The RTU module has been tested together with the aggregation mechanism in high bandwidth conditions to evaluate the control path latency and the isolation between aggregation and routing paths. Figure 11 shows that the RTU module does not introduce any penalty in the system due to its deterministic latency. Furthermore, the RTU module does not use any memory element to hinder the packet traffic, therefore it does not limit the maximum amount of bandwidth for the routing path. The latency of the RTU module does not depend by the number of active 1 GbE links, as can be seen in Fig. 12. The results demonstrate that the aggregation and routing paths are properly isolated and the control flow is not affected for the high bandwidth activity in the network.
In addition to the laboratory tests previously described, the XDACQ board has been already successfully integrated in the CHEC prototype (Fig. 13); prior to this, several integration tests were performed at the Deutsches Elektronen-Synchrotron (DESY) Institute28 in Zeuthen, Germany, and at the Max Planck Institute for Nuclear Physics (MPIK)29 in Heidelberg, Germany. The tests went from the verification of the basic functionality of the board such as packet routing and SPI communication, to high-level stress tests, such as the repeated simulation of observation runs, with frequencies up to 2.5 times (1500 Hz) the required one (total bandwidth up to 6.3 Gbps), involving the exchange of hundreds of thousands of control packets and the collection of several TBs worth of data, with no errors.
In this contribution, we have shown how an asymmetric network can be used as a cost-effective and flexible solution for the DACQ systems. A high bandwidth upstream traffic is transmitted using a static routing scheme while a flexible, fully programmable, low bandwidth management traffic can be added to this network topology. As a consequence, the network elements and topology used for DACQ system can be easily deployed. As challenging target example, we have worked on the CTA project and particularly for the XDACQ platform. It includes this hardware architecture combining two Kintex Ultrascale FPGA devices and a SoC communicated by means of a high speed bus based on Aurora 8b/10b technology. The Kintex Ultrascale FPGA device contains many memory elements and logic block that enable the high bandwidth link aggregation and routing mechanisms. The Zynq SoC is in charge of control and complex software tasks, such as routing table maintenance, FPGA programming, and diagnostics among others. Moreover, the use of Linux OS allows one to present a friendly and standard interfaces and toolset to the users. Some examples of these kind of applications are SSH sessions and FTP service. However, additional applications can be easily installed due to the existence of Linux OS.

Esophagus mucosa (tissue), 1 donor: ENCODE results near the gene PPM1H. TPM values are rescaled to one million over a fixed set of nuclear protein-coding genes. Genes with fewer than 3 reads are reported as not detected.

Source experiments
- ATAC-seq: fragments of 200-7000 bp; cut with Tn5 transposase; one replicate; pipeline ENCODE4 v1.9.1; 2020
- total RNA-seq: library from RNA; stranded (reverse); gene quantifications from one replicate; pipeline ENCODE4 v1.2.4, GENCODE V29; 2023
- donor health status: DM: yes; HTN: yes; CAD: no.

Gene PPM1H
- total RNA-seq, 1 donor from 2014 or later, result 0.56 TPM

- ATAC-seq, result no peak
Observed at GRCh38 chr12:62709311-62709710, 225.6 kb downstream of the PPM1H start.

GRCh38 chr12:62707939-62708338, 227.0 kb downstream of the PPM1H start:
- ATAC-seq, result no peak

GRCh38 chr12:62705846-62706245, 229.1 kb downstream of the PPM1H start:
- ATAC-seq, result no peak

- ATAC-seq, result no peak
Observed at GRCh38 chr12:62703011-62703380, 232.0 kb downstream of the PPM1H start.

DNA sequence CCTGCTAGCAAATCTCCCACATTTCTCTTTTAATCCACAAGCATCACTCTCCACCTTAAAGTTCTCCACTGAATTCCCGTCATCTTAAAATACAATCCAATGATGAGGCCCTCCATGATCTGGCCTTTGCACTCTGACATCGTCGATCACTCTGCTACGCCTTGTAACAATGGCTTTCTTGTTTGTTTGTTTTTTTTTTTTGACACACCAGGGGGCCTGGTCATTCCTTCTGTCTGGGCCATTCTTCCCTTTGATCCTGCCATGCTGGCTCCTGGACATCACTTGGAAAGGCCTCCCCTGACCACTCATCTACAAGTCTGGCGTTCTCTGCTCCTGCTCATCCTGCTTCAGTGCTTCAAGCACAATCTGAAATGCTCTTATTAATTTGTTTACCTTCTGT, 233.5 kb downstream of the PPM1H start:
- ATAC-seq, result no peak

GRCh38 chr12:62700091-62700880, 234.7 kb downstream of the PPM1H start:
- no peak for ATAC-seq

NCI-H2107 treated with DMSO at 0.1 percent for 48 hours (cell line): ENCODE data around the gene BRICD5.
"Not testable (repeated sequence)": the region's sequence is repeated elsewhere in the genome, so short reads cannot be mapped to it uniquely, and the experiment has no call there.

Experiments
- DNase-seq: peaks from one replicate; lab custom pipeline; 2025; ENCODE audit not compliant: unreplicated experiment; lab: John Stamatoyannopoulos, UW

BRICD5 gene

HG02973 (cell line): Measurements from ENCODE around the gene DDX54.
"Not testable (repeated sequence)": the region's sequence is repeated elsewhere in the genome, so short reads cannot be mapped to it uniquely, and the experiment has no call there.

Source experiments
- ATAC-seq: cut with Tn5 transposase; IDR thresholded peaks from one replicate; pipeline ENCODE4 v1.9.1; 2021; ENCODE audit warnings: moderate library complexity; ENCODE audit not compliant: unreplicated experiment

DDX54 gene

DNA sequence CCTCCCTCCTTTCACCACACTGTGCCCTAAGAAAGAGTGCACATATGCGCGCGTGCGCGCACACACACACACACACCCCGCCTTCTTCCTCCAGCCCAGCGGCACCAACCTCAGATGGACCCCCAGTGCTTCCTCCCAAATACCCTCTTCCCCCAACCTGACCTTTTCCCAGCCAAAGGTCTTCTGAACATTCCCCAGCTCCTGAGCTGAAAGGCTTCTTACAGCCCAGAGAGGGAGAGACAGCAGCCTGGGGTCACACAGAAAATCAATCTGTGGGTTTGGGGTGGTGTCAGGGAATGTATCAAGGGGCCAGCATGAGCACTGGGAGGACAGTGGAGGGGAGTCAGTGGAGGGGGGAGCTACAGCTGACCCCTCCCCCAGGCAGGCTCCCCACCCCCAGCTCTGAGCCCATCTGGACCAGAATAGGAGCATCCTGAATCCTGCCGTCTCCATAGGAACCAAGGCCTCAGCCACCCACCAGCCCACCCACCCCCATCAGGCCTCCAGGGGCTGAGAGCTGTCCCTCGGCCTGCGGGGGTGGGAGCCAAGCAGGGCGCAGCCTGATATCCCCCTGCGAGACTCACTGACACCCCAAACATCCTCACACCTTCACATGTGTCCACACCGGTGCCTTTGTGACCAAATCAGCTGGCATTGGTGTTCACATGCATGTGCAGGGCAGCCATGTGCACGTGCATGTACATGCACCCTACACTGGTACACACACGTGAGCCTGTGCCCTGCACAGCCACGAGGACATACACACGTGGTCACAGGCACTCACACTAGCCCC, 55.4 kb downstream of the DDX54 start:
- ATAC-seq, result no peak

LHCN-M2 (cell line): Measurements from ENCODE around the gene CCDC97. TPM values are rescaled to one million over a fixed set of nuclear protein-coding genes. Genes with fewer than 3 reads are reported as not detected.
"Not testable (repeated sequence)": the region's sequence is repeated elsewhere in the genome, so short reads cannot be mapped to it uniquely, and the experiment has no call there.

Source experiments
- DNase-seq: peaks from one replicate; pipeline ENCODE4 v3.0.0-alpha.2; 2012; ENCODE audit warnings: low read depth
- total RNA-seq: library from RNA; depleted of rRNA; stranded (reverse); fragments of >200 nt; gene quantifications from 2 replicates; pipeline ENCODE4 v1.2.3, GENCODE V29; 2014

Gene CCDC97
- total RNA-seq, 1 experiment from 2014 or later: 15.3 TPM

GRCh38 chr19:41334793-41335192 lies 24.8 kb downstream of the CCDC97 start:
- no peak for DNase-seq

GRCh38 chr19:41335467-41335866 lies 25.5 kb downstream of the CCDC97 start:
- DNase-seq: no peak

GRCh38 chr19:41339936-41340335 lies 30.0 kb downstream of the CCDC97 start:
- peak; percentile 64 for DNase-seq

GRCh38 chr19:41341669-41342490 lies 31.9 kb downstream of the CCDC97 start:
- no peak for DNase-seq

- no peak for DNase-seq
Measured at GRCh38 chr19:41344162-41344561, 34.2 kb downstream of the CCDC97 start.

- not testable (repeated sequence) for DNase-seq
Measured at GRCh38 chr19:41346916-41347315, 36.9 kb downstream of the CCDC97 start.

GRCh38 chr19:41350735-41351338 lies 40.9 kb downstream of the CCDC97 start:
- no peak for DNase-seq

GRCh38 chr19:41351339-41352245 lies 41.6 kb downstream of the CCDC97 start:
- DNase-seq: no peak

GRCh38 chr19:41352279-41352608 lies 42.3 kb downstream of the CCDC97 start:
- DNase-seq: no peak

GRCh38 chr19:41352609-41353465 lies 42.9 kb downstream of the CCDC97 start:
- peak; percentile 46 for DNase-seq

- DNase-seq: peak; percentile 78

The proposed DACQ system has been tested and measured to get the maximum bandwidth that can be used and, therefore, calculate the system performance. The results described in the previous section argue that the system is able to work properly up to 9.29 Gbps for the aggregation components. Moreover, it shows that the RTU module presents a deterministic latency avoiding any penalty due to the operation of this component. The aggregation and routing paths are properly isolated and the control path is not affected by the high bandwidth network conditions in the aggregation side.
The results presented here allow us to conclude that the proposed solution is able to reach the demanded bandwidth fulfilling the CTA requirements with a small resources consumption and with a simple and predictive network routing architecture.